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North East architect revitalises historic Durham site


A well-known historic site in Durham has been given a new lease of life, thanks to the work of the Darlington office of an award-winning architectural practice, Church Lukas.

The firm is celebrating its second year in the North East with the successful completion of the regeneration of the former County Hospital site in Durham.

Renamed as Rushford Court, the site will now provide contemporary accommodation for over 360 students, run by Unite, the UK’s largest provider of privately-operated accommodation.

Unite’s Commercial Manager, Matthew Painter, said: “Church Lukas has delivered an exceptional student scheme for us in Durham. It’s been a pleasure to work alongside an architectural practice that has fulfilled our expectations in such a creative way, satisfying complex requirements and achieving exactly what was promised.”

John Freeman, Director of Church Lukas said “We are really pleased to have received such positive feedback since the project has been handed over.

“When we first came to the site we found the city’s first public hospital, abandoned and faded into obscurity. We have extensively and sensitively redeveloped the area by utilising modern techniques and traditional craftsmanship. The addition of new buildings accounts for complex topography, using locally quarried Durham stone and complimentary brick.”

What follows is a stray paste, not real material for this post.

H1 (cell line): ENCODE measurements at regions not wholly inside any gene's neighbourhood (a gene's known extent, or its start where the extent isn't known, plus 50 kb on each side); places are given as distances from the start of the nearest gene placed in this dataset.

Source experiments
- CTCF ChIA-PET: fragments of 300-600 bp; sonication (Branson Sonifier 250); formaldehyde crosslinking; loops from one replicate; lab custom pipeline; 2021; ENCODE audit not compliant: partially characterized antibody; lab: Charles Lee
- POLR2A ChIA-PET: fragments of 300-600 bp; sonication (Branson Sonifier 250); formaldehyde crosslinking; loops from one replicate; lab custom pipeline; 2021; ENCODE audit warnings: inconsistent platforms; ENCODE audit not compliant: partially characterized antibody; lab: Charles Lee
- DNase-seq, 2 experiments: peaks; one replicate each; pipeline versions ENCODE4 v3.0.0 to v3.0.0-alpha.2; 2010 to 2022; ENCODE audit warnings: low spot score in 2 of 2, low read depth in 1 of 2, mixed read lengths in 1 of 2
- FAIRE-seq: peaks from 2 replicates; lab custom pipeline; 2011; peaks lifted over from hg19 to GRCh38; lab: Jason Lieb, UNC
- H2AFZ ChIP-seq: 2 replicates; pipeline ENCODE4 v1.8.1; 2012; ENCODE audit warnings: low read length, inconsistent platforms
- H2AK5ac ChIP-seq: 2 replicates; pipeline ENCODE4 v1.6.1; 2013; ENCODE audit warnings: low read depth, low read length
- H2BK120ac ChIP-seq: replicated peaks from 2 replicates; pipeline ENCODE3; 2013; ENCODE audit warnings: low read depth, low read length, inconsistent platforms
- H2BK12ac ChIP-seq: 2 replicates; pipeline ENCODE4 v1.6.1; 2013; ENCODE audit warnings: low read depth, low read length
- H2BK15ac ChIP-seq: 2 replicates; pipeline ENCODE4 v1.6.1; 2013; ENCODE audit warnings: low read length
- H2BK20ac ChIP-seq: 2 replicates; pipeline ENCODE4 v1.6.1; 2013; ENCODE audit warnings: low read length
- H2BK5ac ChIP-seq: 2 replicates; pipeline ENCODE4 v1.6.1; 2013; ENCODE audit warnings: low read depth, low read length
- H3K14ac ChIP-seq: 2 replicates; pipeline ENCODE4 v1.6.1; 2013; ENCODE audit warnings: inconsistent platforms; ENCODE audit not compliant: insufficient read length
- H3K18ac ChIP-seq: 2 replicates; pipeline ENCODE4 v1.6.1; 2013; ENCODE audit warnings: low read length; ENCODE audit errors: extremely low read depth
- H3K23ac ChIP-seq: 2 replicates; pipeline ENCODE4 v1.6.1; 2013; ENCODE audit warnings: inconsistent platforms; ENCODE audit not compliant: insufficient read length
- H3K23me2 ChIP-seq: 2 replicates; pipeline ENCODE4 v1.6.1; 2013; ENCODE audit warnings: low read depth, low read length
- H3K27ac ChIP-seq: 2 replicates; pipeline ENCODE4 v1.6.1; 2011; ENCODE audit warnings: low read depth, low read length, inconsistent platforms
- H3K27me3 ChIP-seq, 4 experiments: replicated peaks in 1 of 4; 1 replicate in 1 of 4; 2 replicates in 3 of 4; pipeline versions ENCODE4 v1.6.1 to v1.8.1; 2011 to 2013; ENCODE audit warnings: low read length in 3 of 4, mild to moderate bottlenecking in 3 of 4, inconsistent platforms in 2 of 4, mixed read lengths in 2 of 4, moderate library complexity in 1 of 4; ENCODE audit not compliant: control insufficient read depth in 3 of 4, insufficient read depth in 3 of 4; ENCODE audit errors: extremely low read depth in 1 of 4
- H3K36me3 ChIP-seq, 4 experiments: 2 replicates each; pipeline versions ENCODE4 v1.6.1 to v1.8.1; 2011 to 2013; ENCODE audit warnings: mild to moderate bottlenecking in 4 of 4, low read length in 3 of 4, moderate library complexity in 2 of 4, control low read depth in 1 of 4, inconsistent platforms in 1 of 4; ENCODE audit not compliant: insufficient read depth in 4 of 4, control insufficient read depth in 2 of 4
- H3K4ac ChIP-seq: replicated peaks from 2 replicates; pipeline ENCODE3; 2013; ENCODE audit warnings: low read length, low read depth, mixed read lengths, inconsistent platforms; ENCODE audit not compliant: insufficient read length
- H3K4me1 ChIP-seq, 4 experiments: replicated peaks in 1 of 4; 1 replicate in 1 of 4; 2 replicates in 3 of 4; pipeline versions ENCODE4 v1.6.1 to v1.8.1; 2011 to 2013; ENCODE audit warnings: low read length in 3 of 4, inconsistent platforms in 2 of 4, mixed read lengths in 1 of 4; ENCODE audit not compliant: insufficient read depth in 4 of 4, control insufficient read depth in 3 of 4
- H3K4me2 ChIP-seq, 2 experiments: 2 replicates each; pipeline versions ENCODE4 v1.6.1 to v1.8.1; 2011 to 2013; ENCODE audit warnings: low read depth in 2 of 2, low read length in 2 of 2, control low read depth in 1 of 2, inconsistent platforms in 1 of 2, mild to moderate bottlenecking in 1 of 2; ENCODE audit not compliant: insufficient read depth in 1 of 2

The £24m project for clients Peveril Securities and Sladen Estates is the fourth major project that the practice has delivered in the North East, with three other schemes in Newcastle City Centre previously completed.

Andrew McIntyre, the associate who leads the practice’s North East office, said: “It’s been a really busy two years. We’ve been a closely guarded secret, but the completion of this project will showcase our capability to more people. We’re looking forward to taking on new projects across the area.”

Church Lukas, whose head office is in Nottingham, has designed over 15,000 student homes across the UK, having worked in the sector for over 20 years. In addition to student accommodation, the practice works in sectors including commercial, residential, and senior living; predominantly working with developers and investors.

The architecture practice has been an advocate of Off-Site Manufacture (OSM) and Design for Manufacture and Assembly (DfMA) for many years, completing its first volumetric housing development back in 2009.

In 2006, Church Lukas delivered nineteen fully volumetric homes for Salford City Council in just twenty-one days. More recently, the company’s Graystacks townhouse scheme delivered carbon negative accommodation with panelised solid wood construction. Both projects received design and commercial awards.

John added, “One of the problems in delivering the vision is skills. You have to base the business around people, which is why we set up in the North East and have plans to develop a presence in Leeds.

“We are confident that our ‘kit of parts’ approach to design allows us to deliver the unique experiences that our clients and building users value, while still achieving the efficiency and risk management that our contractor clients seek.”

The Practice worked on the Rushford Court project alongside GVA (project managers), RPS (planning consultants), BWB (structural engineer), CPW (services engineers) and Glen Kemp (landscape architect). Bowmer & Kirkland were the main contractor.

For more information on Church Lukas, see www.churchlukas.com.

 

For Editors:

Photo 1: (L-R) Jeff Graham, senior technician, John Freeman, director and Andrew Mcintyre, associate.

Photo 2: The completed Rushford Court project

Photo 3: The completed Rushford Court project

Photo 4: The completed Rushford Court project